It’s official - remote working is the new normal.
With around 70 percent of people working remotely at least one day a week, and employee retention rates set to rise by 10% in 2020 for those who embrace it; leaders are finally waking up to the many benefits a remote-friendly culture offers.
Remote working is not a new concept at Adaptavist. We’ve always worked with globally distributed teams, so it’s been a core part of our DNA from the get-go. But as we continue to grow (rapidly) as an organisation, making sure we nurture the same positive culture across both our physical and virtual workspaces is critical to future success.
Here’s how Slack is helping us do just that:
Keep everyone connected
Finding ways to keep teams connected across multiple locations and time zones is challenging to say the least. But with Slack it doesn’t matter where you are ‘physically’, it brings everyone together in the same place. Of course, nothing will ever replace the value of face-to-face discussions or sitting in the same office as your team. But these days it’s not realistic to expect it.
Slack provides the next best thing by giving us the ability to interact in real-time, swarm around challenges, share ideas, and of course have fun, no matter where we are in the world.
Make it easy for people to engage by describing what a Slack channel is for, avoid obscure naming conventions, clearly state what its purpose is and how people can contribute to the discussion on there.
Build camaraderie as teams grow
Apparently, a third of managers in the UK say they’re losing their sense of humour because of work? Crazy, eh? Luckily at Adaptavist, we guard our humour with our lives. We take our work seriously, but a bit of fun here and there boosts morale and brightens up people’s days. Humour is especially important to break down barriers for remote teams, banish social isolation and help them feel part of the wider team and culture.
With Slack, we can carry on conversations as if we were in the same office. It builds camaraderie (mostly via giphy battles and funny emoji reactions) as our team grows. And it gives us the ability to share our thoughts, interests, daily puns, musical loves, and animal photos (the list goes on). Slack is there to help us focus and collaborate on our work but whenever we need a laugh, a break, a virtual shoulder, our AdaptaBuddies are just a silly giphy away.
Use snoozing notifications on Slack to ring-fence times where you need to focus (or to disconnect completely when your work is done and you don't want your phone buzzing all night!). Create a dedicated channel for your team to give you a place to get support, have fun or some light relief from the task at hand.
Create a virtual home from home
Now I’m not suggesting that Slack becomes your new home or that you never need to meet anyone you work with ever again. Meeting people in the flesh is always preferable for building strong working relationships. But Slack can be a good stop gap between the virtual and the physical. You can create an environment via Slack that feels like a home from home, a place people want to be, a place they can connect with others easily, share ideas and achieve great things together.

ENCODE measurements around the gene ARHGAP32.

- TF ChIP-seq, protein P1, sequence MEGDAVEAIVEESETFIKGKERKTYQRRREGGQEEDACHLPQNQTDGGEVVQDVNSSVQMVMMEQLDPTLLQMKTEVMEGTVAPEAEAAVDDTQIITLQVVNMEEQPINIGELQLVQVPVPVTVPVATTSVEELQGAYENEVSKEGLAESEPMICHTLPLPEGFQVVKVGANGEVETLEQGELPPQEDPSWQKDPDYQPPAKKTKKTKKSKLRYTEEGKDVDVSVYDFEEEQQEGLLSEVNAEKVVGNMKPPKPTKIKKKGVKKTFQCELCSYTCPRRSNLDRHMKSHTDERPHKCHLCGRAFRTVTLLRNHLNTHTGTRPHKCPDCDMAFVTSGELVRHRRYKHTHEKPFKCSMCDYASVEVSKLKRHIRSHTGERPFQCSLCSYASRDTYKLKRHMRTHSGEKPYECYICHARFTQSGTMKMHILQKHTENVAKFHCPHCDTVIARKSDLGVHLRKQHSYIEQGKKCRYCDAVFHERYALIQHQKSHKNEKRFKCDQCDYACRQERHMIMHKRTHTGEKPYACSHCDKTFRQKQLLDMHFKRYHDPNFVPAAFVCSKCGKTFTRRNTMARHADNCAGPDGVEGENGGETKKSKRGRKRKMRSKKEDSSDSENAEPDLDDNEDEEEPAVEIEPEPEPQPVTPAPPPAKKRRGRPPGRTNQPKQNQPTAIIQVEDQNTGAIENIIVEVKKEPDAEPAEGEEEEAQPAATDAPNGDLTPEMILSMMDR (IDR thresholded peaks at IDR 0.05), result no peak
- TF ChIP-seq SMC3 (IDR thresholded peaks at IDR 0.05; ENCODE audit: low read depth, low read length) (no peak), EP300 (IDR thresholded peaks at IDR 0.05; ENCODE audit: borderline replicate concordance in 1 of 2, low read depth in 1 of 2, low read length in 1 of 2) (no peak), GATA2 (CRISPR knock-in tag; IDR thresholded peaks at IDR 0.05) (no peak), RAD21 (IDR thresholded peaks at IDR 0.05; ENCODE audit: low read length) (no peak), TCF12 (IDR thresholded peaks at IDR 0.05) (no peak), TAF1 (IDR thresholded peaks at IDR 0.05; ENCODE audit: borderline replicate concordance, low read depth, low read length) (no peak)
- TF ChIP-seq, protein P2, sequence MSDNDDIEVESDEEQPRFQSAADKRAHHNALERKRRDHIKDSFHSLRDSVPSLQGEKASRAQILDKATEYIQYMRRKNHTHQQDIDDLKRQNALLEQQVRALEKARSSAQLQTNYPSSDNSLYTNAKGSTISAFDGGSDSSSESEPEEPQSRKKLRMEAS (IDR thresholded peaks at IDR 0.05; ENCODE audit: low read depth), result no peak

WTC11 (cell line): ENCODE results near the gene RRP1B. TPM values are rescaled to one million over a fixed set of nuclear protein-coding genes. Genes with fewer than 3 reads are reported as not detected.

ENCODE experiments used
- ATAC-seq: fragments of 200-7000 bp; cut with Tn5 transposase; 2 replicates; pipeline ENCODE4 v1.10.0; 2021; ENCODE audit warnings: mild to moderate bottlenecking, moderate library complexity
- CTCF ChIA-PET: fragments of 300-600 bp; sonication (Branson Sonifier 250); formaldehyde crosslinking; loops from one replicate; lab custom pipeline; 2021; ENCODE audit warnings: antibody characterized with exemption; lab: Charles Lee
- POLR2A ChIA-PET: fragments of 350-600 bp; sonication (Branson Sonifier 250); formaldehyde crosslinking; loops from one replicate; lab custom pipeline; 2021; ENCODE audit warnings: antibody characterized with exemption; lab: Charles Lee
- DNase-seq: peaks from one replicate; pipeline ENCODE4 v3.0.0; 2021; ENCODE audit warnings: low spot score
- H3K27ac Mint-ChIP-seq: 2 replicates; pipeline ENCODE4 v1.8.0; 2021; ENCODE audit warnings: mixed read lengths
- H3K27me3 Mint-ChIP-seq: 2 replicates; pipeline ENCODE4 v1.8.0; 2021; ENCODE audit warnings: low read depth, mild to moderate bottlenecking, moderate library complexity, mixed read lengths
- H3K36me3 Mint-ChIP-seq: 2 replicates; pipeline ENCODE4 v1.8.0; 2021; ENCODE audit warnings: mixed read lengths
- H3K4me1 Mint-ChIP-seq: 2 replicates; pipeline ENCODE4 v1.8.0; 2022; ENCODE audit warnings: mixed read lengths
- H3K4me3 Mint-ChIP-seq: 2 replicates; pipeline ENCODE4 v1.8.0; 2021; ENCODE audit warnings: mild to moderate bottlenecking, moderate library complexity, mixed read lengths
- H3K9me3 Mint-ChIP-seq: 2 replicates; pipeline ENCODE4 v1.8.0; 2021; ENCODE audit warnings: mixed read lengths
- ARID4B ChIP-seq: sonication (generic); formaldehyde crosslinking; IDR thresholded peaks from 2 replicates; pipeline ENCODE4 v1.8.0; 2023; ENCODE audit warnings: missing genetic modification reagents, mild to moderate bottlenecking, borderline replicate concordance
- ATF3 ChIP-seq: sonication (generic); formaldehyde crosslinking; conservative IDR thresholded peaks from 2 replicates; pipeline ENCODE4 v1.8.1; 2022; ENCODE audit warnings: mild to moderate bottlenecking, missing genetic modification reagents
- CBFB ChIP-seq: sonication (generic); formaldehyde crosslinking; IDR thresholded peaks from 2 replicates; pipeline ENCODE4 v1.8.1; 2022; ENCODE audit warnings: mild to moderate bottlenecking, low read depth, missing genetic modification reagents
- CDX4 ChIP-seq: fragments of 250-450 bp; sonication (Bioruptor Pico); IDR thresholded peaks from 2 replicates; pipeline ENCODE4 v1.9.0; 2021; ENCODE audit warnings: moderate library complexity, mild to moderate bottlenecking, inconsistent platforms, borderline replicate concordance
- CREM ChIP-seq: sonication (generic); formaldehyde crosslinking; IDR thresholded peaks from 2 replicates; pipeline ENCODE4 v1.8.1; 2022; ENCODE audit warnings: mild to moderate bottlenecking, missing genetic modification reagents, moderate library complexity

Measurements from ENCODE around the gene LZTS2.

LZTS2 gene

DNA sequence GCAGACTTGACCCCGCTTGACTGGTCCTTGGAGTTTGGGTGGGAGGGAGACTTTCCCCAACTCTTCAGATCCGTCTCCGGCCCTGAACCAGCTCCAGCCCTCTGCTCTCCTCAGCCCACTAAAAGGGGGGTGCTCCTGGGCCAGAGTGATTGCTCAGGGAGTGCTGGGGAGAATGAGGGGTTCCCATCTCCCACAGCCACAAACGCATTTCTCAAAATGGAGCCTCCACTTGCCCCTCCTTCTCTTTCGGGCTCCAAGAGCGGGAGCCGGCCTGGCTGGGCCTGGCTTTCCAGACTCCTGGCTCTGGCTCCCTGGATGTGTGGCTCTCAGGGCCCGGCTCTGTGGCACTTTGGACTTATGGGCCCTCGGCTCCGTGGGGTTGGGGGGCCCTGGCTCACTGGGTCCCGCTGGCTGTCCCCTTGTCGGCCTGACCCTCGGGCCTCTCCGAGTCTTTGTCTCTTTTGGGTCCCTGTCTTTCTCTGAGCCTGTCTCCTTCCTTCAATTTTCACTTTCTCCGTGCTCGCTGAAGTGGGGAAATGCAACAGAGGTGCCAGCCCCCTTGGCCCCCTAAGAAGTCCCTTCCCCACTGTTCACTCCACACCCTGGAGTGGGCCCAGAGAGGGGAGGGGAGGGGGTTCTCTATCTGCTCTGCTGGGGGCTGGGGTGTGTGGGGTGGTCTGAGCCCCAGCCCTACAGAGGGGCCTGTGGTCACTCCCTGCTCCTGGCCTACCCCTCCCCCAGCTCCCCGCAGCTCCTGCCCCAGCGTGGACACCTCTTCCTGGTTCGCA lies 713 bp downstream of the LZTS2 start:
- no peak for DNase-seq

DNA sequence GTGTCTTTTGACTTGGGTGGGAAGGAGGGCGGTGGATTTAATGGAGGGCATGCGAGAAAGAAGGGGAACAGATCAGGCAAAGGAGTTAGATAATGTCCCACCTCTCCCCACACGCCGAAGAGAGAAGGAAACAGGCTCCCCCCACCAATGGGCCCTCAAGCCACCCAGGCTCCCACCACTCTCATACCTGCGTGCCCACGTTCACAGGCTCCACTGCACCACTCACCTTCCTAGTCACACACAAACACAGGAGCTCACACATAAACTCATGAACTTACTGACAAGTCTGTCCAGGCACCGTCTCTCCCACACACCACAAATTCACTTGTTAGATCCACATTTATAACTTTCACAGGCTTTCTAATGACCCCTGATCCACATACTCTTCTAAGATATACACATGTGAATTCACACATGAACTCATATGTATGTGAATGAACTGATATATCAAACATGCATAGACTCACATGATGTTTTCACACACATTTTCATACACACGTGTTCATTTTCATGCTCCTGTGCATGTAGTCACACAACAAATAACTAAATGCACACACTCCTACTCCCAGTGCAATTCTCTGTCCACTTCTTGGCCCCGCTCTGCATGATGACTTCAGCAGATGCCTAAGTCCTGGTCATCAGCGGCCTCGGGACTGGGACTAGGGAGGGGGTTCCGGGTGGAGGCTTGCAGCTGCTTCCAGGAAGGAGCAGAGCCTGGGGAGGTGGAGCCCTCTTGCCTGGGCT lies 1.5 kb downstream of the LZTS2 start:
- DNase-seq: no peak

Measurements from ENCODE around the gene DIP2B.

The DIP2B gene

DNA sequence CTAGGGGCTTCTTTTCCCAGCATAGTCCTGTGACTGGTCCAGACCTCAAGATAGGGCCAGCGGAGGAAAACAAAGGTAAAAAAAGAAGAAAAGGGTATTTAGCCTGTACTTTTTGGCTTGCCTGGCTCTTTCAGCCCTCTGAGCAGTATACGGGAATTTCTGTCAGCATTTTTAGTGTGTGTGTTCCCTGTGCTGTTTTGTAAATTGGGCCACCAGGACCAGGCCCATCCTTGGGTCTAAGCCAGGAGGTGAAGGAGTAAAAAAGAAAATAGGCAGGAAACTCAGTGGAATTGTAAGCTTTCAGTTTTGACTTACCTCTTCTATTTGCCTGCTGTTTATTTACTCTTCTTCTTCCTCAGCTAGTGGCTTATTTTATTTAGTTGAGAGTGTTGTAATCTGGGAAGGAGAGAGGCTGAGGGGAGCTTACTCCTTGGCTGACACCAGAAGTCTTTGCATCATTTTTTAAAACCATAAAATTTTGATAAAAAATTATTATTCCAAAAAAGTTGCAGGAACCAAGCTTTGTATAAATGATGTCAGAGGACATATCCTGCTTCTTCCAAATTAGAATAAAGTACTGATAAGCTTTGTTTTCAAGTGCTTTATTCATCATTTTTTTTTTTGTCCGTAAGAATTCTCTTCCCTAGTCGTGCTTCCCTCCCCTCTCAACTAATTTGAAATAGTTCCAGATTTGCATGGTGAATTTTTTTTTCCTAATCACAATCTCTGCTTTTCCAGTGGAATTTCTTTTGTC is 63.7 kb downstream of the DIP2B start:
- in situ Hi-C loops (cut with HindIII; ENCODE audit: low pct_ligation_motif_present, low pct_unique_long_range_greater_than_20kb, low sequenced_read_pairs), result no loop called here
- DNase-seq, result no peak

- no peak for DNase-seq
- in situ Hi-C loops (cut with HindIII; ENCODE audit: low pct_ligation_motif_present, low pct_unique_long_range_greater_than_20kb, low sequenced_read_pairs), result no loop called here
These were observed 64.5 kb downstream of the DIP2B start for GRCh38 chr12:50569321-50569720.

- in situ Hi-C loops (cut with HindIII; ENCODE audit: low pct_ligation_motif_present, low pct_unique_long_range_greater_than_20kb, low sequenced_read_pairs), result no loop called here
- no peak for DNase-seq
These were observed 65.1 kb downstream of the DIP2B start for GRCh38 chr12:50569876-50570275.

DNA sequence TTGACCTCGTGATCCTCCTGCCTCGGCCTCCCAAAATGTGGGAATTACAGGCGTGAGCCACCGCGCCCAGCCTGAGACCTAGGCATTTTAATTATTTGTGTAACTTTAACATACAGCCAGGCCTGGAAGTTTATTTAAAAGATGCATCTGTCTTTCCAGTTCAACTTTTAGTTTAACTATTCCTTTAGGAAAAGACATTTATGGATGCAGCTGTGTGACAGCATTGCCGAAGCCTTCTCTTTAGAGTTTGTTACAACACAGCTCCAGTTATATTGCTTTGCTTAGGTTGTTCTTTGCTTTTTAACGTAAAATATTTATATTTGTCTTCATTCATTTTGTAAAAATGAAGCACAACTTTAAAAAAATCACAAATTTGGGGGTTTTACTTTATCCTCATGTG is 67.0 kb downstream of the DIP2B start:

Slack has worked hard to create a fun and engaging user experience. Make the most of all the features it offers to remove barriers to adoption, and encourage people to stay on there, by bringing all their most powerful apps right to them via Slack integrations.
Remember: no matter the medium, some communication principles never change
When your primary form of communication with colleagues is not face-to-face you can’t rely on facial expressions or body language to read a situation and react appropriately. But if you take a step back some of the key communication principles are still the same whether you are communicating in person or over Slack.
For example, if you ask someone to do something for you if you take the time to explain the full context and importance, it doesn’t matter if you are typing it into Slack or saying it in person. If you try to nurture the same positive culture across both mediums you will usually get the best from people.
It comes down to respecting people and their time and trusting them to get on with their work no matter where they are based or how you communicate with them.
When introducing Slack, it’s helpful to set a basic set of rules/guidelines on how people can interact with each other on the platform but then as a leader you have to be comfortable with giving people the freedom to get on with it and let it play out in an organic, authentic way.
To foster a positive culture across globally dispersed teams, you need to prioritise the time and energy to nurture it. Slack is a brilliant tool for amplifying the culture you have worked hard to establish, but it will never create what is not already there.